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I Fasted From Online Shopping for 3 Weeks: Here’s What I Learned

The opinions expressed in this article are the writer’s own and do not reflect the views of Her Campus.
This article is written by a student writer from the Her Campus at UC Riverside chapter.

February 23 was Collegiate Day of Prayer. Leading up to that day, my fellow prayer team members and I from a campus fellowship fasted something that each of us felt was consuming our time. Fasting is the act of abstaining from something. It is often done for religious reasons, but does not have to be. People often fast from eating during certain hours or giving up an unhealthy food item, but other types of fasts can be social media or certain types of music. I gave up online browsing for three weeks, and as tempting as it was to search through Amazon or Etsy, I restricted myself. Here’s what I learned from fasting.

Before my online shopping fast, I considered myself productive. With balancing school, work, and extracurricular activities, I thought I was always stressed from not having enough time. However, the truth was that I was not managing my time well. Every morning, I get up before 7. Rather than using 20-30 minutes to do homework, I was adding clothes to my online shopping carts, but seldom buying anything. Sure, this may not seem like a lot of time, but the minutes add up, especially on Mondays, Wednesdays, and Fridays, when Shein and Romwe release new items. The daily check-ins for coupons that I rarely used were also unnecessary uses of my time that made purchasing clothes even more tempting, despite my limited closet space.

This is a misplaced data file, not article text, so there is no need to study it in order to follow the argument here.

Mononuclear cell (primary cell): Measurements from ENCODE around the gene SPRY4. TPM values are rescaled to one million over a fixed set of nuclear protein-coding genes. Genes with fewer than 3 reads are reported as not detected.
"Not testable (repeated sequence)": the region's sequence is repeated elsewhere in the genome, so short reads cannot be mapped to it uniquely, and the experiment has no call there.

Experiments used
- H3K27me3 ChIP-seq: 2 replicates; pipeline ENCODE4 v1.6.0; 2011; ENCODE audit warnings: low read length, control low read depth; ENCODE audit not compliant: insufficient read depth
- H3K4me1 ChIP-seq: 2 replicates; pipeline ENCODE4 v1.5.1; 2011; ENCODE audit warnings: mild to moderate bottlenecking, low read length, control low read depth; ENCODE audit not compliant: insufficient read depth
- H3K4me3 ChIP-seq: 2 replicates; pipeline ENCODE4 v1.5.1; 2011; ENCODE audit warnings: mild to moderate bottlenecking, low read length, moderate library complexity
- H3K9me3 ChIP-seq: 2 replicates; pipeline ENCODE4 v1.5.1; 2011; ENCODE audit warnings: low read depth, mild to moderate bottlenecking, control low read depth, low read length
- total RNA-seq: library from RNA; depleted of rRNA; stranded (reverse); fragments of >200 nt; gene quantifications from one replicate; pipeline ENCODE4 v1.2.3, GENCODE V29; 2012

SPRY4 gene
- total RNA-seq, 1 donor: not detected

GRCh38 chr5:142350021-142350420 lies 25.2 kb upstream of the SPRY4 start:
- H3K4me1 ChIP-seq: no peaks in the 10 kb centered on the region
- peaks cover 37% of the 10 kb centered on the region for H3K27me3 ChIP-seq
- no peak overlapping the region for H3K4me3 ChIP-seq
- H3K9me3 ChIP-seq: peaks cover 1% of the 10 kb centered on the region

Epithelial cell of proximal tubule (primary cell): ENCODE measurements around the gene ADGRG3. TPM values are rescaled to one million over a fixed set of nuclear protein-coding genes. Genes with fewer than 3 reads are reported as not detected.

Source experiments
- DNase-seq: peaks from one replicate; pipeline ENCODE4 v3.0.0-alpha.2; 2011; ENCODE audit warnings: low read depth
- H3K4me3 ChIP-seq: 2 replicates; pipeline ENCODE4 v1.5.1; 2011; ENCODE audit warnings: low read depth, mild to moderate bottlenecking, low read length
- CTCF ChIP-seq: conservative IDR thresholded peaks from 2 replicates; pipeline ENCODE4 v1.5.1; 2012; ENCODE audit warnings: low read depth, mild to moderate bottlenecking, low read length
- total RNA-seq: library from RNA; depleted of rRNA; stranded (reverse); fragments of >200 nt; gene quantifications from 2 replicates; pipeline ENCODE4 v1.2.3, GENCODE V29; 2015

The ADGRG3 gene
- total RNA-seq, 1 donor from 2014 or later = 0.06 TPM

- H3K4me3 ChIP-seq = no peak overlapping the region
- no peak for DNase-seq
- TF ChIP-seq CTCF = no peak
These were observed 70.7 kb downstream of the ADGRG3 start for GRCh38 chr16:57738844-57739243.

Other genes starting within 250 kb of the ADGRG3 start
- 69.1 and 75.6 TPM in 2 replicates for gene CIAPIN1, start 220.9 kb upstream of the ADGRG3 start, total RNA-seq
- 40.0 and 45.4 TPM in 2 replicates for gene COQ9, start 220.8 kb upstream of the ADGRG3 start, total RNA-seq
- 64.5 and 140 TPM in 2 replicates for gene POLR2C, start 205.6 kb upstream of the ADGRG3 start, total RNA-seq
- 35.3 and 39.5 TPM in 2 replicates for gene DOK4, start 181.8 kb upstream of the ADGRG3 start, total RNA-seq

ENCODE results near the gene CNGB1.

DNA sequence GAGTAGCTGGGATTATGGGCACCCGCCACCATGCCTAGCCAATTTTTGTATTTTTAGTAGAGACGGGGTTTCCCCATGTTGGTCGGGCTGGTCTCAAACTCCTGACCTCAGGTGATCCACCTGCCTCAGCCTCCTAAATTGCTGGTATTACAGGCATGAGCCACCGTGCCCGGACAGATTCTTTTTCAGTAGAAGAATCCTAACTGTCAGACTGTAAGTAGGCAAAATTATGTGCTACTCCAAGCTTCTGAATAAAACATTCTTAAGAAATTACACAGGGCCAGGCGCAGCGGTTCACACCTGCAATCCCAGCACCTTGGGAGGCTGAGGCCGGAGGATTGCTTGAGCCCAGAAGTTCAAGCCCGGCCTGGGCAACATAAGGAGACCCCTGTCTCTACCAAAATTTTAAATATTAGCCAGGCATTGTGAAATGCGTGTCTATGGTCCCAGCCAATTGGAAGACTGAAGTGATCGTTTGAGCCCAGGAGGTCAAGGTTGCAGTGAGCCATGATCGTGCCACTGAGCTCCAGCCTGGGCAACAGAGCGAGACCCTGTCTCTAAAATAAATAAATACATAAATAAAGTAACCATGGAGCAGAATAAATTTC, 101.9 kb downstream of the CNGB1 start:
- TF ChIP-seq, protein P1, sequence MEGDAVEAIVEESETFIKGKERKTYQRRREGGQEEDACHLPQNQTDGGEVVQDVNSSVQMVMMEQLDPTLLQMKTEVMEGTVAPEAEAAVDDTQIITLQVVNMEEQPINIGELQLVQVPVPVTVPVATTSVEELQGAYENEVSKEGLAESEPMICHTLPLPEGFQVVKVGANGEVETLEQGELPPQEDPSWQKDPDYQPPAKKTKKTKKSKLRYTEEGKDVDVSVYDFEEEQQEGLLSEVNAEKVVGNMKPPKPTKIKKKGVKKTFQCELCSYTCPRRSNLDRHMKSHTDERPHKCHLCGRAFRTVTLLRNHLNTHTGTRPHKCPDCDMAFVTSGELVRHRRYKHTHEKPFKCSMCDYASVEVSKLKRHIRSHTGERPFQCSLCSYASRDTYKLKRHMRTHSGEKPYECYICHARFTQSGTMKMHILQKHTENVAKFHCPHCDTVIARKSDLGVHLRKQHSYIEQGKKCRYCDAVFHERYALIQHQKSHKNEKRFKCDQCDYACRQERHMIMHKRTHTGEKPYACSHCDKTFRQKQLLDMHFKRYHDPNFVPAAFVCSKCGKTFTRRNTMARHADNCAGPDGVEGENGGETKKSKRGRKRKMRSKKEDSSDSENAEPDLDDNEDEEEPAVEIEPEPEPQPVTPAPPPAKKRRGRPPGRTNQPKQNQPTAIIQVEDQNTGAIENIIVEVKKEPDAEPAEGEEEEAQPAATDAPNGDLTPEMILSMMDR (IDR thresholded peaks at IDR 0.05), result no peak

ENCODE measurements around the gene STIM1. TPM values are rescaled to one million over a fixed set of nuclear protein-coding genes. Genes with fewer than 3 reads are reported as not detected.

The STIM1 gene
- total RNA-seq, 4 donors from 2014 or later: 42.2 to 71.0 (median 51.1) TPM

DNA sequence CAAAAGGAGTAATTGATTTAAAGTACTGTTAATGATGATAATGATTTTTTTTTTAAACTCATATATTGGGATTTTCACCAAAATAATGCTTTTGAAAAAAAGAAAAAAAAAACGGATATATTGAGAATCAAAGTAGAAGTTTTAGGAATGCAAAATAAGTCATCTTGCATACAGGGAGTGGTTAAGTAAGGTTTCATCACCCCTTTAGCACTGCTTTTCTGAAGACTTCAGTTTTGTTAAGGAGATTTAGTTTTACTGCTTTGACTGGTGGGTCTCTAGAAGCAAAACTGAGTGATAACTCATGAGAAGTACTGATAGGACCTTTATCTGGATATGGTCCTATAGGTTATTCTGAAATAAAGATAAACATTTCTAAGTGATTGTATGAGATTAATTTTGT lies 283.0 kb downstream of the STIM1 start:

My online browsing fast also exposed my habit of using work as an excuse for spending more money. Even though I was making money, I was going through it quicker. There are necessities like groceries and paying for gas and utilities that I inevitably have to pay for, so realizing how much money I go through without buying useless items has helped me become more mindful in keeping track of my expenses. I plan on portioning out how much money I can spend on wants and how much is spent on needs.

After reflecting on my poor time management, I want to commit to saving money. As college students, we have more control over our schedules than in high school. Without homework assigned the day before it’s due, it is easy to become distracted with other tasks. For anyone who feels like they are idolizing something, I encourage you to discipline yourself by taking a break from that thing. 

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Angie Louie

UC Riverside '24